The Supreme Court (SC) may have committed a significant factual error on its ruling on the presidential social fund (PSF) as it struck down a different provision of the Philippine Amusement and Gaming Corp. (Pagcor)’s charter defining the funds.
In its landmark decision on pork barrel funds last week, the SC voided Sec. 12 of Presidential Decree 1869, or the Pagcor’s charter, under the phrase “to finance the priority infrastructure development projects.”
However, during the hearing of the House Committee on Games and Amusements on Monday, Pagcor President and Chief Operating Officer Jorge Sarmiento said that while the PSF’s term cannot be found in the corporation’s charter, it is Sec. 7 that defined the PSF.
He explained that Sec. 12 of the said law states that 47.5 percent of Pagcor’s net income is forwarded to the national treasury, not to the Office of the President (OP).
The PSF comes from the net proceeds of the corporation, once the operational expenses and the specific mandates of the law have been deducted.
“In fact, in our reporting, [PSF] refers to the monthly remittance of P110 to 150 million to the Office of the President and the designation there is presidential social fund. And the [fund that]Sec. 12 that specifically refers to our contribution to the national treasury,” Sarmiento told the lawmakers.
He maintained that they were not consulted by the High Court. But while the alleged error is currently looked upon by its legal department, Pagcor would still continue to remit funds to the OP.
“We were not consulted. To clarify this matter, it is being studied by our legal department,” he said. “I guess the confusion, if there is and there was, the reference to the infrastructure projects. And this 47.5 percent, if I’m not mistaken, also refers to infrastructure projects.”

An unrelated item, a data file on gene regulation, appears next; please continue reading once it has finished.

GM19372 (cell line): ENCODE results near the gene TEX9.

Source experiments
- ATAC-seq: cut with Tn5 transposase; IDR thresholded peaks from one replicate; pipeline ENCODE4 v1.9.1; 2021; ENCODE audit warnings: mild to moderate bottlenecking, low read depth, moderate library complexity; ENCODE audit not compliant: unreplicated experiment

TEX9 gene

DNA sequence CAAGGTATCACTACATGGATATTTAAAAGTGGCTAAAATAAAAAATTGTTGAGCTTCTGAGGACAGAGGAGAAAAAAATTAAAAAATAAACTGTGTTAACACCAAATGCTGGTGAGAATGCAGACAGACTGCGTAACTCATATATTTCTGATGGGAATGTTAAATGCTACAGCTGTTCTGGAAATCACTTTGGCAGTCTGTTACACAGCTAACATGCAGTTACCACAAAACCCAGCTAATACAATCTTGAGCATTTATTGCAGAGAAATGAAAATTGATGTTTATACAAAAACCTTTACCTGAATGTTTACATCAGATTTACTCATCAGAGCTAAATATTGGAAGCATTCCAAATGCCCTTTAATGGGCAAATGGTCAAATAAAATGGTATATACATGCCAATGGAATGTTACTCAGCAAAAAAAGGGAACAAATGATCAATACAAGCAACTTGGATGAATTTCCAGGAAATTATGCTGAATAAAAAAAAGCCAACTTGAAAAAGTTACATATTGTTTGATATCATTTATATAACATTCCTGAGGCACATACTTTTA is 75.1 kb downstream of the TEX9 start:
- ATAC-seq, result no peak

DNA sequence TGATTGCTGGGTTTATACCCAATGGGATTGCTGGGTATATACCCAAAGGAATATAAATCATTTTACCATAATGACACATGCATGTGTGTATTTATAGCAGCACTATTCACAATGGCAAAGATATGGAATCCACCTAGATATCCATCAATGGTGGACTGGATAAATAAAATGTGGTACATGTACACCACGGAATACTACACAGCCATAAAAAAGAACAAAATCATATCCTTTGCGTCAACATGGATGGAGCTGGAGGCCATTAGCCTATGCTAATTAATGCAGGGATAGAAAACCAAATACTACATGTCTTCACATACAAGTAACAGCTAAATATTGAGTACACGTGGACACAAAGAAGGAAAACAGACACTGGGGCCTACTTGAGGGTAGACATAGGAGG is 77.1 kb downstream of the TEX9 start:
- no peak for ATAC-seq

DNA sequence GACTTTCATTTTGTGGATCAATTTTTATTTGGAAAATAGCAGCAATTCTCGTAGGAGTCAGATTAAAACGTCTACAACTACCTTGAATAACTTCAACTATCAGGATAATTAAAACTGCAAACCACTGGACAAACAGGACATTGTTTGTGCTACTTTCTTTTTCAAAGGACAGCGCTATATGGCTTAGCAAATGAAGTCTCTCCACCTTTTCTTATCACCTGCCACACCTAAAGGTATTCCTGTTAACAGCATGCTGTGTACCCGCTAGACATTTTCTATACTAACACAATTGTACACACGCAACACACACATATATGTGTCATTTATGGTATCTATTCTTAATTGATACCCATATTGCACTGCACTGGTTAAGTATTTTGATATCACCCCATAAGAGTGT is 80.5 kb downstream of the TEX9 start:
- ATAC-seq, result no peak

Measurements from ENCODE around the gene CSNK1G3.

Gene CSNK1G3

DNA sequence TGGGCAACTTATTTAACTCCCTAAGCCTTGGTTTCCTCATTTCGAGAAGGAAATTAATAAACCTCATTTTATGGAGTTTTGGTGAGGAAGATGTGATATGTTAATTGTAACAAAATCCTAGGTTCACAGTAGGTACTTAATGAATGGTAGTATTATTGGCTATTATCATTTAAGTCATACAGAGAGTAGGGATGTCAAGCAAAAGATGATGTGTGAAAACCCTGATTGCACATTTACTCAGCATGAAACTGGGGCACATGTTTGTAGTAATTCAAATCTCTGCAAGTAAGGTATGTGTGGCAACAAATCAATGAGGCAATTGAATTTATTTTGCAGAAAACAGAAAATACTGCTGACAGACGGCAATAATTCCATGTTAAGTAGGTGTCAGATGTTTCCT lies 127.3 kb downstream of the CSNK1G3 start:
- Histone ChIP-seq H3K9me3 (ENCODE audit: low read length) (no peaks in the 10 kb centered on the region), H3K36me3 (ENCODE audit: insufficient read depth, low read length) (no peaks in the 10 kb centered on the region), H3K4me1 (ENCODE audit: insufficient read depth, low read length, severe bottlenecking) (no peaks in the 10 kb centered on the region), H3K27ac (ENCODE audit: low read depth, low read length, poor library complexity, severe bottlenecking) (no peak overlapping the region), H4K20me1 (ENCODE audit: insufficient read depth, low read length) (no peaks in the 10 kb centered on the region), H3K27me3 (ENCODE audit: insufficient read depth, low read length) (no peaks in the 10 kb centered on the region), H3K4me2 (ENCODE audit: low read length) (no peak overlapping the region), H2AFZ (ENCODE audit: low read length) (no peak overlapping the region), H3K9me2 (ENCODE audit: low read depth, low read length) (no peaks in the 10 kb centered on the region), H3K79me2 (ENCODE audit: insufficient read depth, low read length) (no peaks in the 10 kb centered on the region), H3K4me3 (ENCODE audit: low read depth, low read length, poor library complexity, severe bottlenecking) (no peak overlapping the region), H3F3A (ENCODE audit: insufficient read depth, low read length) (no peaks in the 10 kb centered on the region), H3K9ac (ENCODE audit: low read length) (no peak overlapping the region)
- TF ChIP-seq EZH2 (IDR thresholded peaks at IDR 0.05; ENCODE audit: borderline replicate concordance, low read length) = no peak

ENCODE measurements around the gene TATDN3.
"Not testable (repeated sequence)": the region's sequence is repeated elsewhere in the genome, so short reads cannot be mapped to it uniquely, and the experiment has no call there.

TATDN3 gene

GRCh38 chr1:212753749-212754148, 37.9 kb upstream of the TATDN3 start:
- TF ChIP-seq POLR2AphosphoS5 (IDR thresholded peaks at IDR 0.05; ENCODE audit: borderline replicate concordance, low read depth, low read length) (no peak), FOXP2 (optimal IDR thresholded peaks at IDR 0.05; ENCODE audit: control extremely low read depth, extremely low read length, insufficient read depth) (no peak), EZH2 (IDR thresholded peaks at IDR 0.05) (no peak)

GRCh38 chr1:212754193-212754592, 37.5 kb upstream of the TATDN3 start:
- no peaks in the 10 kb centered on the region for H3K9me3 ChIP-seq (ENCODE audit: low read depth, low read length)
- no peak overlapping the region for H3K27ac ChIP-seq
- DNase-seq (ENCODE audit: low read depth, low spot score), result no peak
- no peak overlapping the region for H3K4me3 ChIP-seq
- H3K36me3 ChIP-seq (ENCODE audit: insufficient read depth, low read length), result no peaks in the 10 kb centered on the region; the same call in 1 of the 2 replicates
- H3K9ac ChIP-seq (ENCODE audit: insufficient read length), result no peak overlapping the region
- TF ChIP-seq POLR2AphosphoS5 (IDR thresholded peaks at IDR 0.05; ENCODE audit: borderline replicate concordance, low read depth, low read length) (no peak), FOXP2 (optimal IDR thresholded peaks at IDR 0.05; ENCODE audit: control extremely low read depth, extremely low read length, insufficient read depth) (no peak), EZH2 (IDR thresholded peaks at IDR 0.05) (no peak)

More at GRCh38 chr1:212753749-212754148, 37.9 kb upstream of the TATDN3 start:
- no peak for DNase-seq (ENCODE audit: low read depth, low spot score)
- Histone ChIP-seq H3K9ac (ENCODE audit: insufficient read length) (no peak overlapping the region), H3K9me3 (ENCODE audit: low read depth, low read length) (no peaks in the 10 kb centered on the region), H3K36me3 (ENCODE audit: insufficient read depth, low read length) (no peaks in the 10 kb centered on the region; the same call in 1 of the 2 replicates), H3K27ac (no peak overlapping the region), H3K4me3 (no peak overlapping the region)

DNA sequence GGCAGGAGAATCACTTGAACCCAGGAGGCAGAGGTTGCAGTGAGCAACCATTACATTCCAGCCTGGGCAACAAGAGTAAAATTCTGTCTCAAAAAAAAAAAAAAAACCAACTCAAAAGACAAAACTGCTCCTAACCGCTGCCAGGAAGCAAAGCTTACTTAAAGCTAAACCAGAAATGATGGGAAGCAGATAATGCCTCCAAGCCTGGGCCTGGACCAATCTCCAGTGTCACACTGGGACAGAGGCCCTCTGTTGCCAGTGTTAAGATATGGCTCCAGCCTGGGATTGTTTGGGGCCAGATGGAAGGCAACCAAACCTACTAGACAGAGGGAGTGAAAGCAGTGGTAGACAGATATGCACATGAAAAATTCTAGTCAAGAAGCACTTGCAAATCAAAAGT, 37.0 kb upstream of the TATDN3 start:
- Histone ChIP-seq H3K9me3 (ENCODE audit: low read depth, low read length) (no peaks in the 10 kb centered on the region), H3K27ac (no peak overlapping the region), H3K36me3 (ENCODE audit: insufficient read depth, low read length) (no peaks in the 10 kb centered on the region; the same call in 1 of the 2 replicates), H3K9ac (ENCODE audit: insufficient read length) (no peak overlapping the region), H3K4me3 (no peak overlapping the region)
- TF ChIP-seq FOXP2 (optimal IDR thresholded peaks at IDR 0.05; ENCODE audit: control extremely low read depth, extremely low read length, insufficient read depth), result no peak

According to the official, it has remitted to the OP a total of P6.3-billion revenues for the past three years.
Rep. Antonio Tinio of ACT Teachers party-list, a member of the committee, said that if the SC did commit an error, then the PSF—a part of what is considered as the presidential pork barrel—“remains unscathed and intact” and clearly showed that the historical ruling is merely the tip of the iceberg.
“I don’t know if this will affect the substance of the decision,” he said. “But what we found out in the hearing earlier is that the Sec. 12, a portion of which was deemed as unconstitutional by the Supreme Court, apparently has nothing to do with PSF.”
“Let’s be realistic about this decision. It is not the solution, it is not the magic bullet that has dismantled the pork barrel system,” Tinio told The Times.
Sec. 7 (a) of PD 1869, as amended by PD 1993, states that Board of Directors can “allocate and distribute, with the approval of the Office of the President of the Philippines, the earnings of the Corporation earmarked to finance infrastructure and socio-civic projects.”
Meanwhile, Sec. 12 states that: “After deducting 5 percent as franchise tax, the 50 percent share of the government in the aggregate gross earnings of the Corp. [. . .] shall immediately be set aside and shall accrue to the general fund to finance the priority infrastructure development projects.”